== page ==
The seminars are open to PhD students and post doc researchers working in the field of medical epidemiology at Uppsala University. In a friendly atmosphere we discuss around different methodological topics. More senior researchers are of course welcome to participate in the seminars but are kindly asked to keep mostly in the background to allow space for a discussion at the level of the PhD students.
Preparation for the seminar is encouraged by reading the suggested literature. The seminars are during the current circumstances held online via Zoom only. Since the seminars are based on your active participation in the discussion around the topic, we encourage that you have a working webcam and headset.
Information on the seminars will be posted on this website and via a mailing list. To subscribe to the mailing list, go to https://lists.uu.se/sympa/subscribe/surgsci-episeminars. Feel free to recommend the list and the website to others you think might be interested in participating. You can manage your lists and unsubscribe at lists.uu.se. A Zoom link for each seminar will be distributed via the email list.
This year, the epidemiology seminars can be taken as a PhD student course (info here). Attendance to 10 seminars will merit 1 hp. An attendance list will be circulated at each seminar.
Contact Liisa Byberg if you have suggestions for topics to discuss during the seminars or if you have further questions: firstname.lastname@example.org.
Seminars Autumn 2022
1-2 pm, on Zoom
Wednesday 7 September: Adjustment for multiple comparisons
During this seminar we will discuss item number 5 on Rothman’s list of persistent research misconceptions, “One should always report P values or confidence intervals that have been adjusted for multiple comparisons”. Prepare for the seminar by reading item number 5 in Rothman, J Gen Intern Med 2014 (https://www.ncbi.nlm.nih.gov/pmc/articles/PMC4061362/) and for a more in depth discussion, also see Rothman, Epidemiology 1990 (https://www.jstor.org/stable/20065622).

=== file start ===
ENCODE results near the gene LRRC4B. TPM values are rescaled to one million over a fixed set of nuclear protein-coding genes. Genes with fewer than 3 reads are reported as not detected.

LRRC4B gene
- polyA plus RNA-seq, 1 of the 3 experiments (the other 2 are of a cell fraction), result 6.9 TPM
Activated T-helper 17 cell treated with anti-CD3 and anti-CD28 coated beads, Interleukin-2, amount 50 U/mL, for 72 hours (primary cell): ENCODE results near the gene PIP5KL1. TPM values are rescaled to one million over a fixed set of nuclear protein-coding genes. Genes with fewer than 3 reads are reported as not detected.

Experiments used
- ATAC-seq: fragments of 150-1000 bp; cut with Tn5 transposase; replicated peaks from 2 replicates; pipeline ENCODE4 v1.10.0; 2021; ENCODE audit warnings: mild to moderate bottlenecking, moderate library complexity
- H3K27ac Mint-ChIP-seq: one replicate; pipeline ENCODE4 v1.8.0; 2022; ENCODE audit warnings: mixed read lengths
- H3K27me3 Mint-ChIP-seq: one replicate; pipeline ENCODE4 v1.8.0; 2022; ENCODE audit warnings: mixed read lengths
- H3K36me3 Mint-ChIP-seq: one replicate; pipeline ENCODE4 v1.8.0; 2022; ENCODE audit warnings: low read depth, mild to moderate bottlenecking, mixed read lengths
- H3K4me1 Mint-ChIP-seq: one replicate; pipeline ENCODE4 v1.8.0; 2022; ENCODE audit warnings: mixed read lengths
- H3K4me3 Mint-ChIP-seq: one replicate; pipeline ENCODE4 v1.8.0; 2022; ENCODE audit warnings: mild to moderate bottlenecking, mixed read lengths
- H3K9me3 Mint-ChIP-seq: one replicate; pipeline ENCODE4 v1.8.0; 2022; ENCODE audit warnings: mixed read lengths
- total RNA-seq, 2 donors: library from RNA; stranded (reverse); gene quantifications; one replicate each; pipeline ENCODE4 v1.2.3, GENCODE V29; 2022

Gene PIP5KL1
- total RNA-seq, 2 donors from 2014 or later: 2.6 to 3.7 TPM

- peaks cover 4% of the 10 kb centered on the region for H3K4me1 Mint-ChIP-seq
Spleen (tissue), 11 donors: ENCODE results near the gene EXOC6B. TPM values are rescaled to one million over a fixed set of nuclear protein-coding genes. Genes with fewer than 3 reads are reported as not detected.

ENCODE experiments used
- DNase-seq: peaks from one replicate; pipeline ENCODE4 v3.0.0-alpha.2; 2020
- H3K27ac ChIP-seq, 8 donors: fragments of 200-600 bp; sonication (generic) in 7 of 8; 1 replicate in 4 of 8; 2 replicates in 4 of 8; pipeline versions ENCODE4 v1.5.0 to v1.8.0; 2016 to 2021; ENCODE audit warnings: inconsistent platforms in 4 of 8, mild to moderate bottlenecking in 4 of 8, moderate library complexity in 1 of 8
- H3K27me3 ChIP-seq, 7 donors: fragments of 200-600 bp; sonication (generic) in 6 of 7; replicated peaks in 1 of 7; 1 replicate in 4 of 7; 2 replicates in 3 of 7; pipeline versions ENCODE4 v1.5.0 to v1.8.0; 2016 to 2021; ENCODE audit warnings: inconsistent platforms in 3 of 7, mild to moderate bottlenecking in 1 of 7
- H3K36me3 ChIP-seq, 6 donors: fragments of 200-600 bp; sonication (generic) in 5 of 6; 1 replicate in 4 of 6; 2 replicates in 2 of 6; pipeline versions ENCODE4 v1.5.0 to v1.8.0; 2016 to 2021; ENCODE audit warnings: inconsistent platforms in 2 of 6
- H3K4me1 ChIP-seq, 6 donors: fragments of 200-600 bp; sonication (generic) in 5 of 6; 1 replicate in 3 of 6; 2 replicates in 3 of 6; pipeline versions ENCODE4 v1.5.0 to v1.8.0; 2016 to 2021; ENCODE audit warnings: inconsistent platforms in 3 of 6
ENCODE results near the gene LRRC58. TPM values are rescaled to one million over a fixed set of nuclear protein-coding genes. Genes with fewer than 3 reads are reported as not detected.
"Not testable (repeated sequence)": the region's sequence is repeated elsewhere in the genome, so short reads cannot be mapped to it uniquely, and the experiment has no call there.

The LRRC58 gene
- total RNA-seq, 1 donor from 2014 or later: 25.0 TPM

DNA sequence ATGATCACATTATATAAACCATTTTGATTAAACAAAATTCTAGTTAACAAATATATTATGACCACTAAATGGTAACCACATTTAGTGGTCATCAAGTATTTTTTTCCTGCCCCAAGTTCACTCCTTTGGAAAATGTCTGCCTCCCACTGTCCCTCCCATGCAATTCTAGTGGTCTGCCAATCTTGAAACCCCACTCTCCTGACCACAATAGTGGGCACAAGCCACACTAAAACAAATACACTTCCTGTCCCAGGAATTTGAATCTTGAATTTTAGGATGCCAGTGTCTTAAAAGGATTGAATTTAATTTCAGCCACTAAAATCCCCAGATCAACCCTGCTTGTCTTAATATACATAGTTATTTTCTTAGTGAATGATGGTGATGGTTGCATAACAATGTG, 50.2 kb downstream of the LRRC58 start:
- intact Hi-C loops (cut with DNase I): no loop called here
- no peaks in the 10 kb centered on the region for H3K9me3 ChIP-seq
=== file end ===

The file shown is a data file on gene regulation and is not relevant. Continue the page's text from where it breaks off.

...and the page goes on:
Wednesday 21 September: Misclassification bias
Misclassification is a common issue in epidemiology. We will base our discussions on a paper by JJ Yland et al: Misconceptions About the Direction of Bias From Nondifferential Misclassification. American Journal of Epidemiology, Volume 191, Issue 8, August 2022, Pages 1485–1495, https://doi.org/10.1093/aje/kwac035. If you do not have the time to read the full paper, read the introduction and then focus on one of the exceptions to the commonly stated “nondifferential misclassification biases estimates towards the null” that you have encountered (or expect to encounter) in your research.
Wednesday 28 September: Non-differential misclassification of confounders
Misclassification is a common issue in epidemiology. What happens if there is misclassification in a confounder? There is a vast and rather complex literature on the topic. We will have a discussion at a basic level regarding this issue. Prepare for the seminar by reading the introduction in this otherwise non-basic paper on the topic by Ogburn & VanderWeele, Epidemiology 2012 (http://dx.doi.org/10.1097/EDE.0b013e31824d1f63)
Wednesday 12 October: Introduction to understanding the notation used in causal inference papers
Much of the methodological development in epidemiology occurs within the field of causal inference. We have in previous seminars encountered such and with some guidance to deciphering the notation and formulas, we can better understand such papers without going into the mathematical theory. As a preparation for this seminar, I suggest you read Chapter 1 (sections 1.1-1.3) of Miguel Hernáns book Causal Inference: What If, available for free download from his website: https://www.hsph.harvard.edu/miguel-hernan/causal-inference-book/ This gives a background to the topic and we will have a closer look at the measures of causal effect and exemplify using the notation in previous seminar’s paper by Ogburn & VanderWeele, Epidemiology 2012 (http://dx.doi.org/10.1097/EDE.0b013e31824d1f63).
Wednesday 2 November